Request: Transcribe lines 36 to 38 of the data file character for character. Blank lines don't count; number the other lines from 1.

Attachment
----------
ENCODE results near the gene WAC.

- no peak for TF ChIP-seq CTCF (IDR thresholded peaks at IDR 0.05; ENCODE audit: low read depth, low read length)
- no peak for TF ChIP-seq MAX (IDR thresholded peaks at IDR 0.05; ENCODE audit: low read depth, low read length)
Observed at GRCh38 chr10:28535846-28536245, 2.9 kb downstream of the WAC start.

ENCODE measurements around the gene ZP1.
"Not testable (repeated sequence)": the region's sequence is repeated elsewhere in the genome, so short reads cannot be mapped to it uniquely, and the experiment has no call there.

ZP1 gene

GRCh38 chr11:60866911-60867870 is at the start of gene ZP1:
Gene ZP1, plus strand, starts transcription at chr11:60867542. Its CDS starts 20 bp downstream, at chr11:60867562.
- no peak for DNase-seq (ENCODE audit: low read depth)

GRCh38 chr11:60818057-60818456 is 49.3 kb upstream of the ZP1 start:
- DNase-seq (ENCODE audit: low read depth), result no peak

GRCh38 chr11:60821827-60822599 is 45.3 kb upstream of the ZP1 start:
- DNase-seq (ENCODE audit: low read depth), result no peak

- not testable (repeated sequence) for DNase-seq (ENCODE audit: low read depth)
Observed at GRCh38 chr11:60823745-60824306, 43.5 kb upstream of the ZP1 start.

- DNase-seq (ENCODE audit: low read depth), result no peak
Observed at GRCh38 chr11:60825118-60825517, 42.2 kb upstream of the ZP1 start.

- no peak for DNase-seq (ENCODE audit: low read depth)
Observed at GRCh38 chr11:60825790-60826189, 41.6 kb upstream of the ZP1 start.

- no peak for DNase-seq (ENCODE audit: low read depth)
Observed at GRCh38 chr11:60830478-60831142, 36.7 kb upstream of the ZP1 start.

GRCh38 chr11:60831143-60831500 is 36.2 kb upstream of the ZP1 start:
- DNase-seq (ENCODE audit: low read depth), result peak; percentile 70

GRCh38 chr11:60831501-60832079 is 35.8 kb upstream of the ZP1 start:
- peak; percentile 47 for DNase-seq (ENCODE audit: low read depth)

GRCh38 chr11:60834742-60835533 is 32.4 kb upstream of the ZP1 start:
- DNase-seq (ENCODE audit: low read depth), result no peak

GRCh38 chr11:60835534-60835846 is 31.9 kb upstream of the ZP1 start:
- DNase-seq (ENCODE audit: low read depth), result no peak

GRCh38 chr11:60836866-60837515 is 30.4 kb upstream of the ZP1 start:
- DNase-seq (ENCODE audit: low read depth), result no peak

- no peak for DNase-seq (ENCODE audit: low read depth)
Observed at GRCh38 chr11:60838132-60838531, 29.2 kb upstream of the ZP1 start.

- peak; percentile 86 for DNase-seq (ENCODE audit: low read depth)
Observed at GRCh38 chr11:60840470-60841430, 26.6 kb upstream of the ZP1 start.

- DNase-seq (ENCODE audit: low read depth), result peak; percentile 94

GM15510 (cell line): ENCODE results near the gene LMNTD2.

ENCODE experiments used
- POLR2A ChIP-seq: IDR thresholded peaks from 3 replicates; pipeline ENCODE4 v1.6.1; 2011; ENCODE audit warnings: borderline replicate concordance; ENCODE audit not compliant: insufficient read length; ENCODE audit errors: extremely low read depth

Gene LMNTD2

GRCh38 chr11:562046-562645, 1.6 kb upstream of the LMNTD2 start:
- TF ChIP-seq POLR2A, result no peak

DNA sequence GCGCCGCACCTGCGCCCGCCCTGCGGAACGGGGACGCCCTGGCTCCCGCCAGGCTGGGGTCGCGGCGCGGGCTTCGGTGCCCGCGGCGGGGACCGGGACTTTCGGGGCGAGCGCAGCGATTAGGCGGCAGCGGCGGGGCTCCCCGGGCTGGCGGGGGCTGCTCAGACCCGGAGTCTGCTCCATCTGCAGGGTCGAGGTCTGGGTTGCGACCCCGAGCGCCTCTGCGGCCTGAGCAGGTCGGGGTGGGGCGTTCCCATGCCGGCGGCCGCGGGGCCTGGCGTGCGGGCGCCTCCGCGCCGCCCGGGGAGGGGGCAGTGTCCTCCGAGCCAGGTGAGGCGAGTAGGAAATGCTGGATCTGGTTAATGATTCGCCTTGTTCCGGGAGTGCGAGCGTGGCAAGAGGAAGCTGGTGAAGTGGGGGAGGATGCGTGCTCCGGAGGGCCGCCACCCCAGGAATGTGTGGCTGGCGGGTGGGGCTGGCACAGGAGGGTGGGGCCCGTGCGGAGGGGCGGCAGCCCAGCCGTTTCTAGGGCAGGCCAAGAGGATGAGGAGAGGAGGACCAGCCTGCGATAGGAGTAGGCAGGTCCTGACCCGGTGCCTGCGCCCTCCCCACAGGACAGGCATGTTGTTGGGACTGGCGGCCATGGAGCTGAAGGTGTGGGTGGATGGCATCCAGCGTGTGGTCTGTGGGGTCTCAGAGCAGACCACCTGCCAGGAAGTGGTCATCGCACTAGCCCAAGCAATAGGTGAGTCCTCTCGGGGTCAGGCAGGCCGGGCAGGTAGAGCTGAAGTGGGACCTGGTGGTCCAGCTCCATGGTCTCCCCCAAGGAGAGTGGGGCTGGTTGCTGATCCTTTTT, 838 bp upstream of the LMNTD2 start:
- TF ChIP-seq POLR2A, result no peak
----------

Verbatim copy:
Observed at GRCh38 chr11:60840470-60841430, 26.6 kb upstream of the ZP1 start.

- DNase-seq (ENCODE audit: low read depth), result peak; percentile 94

GM15510 (cell line): ENCODE results near the gene LMNTD2.